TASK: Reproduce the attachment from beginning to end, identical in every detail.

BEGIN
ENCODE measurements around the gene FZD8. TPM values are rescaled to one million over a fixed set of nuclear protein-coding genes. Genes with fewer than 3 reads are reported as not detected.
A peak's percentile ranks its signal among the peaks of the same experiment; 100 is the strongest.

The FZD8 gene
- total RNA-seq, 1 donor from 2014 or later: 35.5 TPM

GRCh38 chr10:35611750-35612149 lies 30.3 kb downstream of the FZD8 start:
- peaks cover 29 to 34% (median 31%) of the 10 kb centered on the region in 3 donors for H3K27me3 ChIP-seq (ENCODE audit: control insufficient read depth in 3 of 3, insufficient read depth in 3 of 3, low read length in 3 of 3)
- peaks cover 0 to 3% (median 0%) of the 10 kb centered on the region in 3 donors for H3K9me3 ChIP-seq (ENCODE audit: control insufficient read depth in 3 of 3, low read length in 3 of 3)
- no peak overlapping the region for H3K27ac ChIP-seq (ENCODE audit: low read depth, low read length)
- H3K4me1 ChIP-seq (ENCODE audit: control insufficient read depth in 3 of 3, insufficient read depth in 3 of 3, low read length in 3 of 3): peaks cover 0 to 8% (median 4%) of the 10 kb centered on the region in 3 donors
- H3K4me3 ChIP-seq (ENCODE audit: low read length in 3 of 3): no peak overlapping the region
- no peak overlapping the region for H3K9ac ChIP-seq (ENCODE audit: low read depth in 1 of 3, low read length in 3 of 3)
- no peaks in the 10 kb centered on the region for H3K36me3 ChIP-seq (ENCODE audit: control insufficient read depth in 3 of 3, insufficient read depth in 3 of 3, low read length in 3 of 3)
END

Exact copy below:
ENCODE measurements around the gene FZD8. TPM values are rescaled to one million over a fixed set of nuclear protein-coding genes. Genes with fewer than 3 reads are reported as not detected.
A peak's percentile ranks its signal among the peaks of the same experiment; 100 is the strongest.

The FZD8 gene
- total RNA-seq, 1 donor from 2014 or later: 35.5 TPM

GRCh38 chr10:35611750-35612149 lies 30.3 kb downstream of the FZD8 start:
- peaks cover 29 to 34% (median 31%) of the 10 kb centered on the region in 3 donors for H3K27me3 ChIP-seq (ENCODE audit: control insufficient read depth in 3 of 3, insufficient read depth in 3 of 3, low read length in 3 of 3)
- peaks cover 0 to 3% (median 0%) of the 10 kb centered on the region in 3 donors for H3K9me3 ChIP-seq (ENCODE audit: control insufficient read depth in 3 of 3, low read length in 3 of 3)
- no peak overlapping the region for H3K27ac ChIP-seq (ENCODE audit: low read depth, low read length)
- H3K4me1 ChIP-seq (ENCODE audit: control insufficient read depth in 3 of 3, insufficient read depth in 3 of 3, low read length in 3 of 3): peaks cover 0 to 8% (median 4%) of the 10 kb centered on the region in 3 donors
- H3K4me3 ChIP-seq (ENCODE audit: low read length in 3 of 3): no peak overlapping the region
- no peak overlapping the region for H3K9ac ChIP-seq (ENCODE audit: low read depth in 1 of 3, low read length in 3 of 3)
- no peaks in the 10 kb centered on the region for H3K36me3 ChIP-seq (ENCODE audit: control insufficient read depth in 3 of 3, insufficient read depth in 3 of 3, low read length in 3 of 3)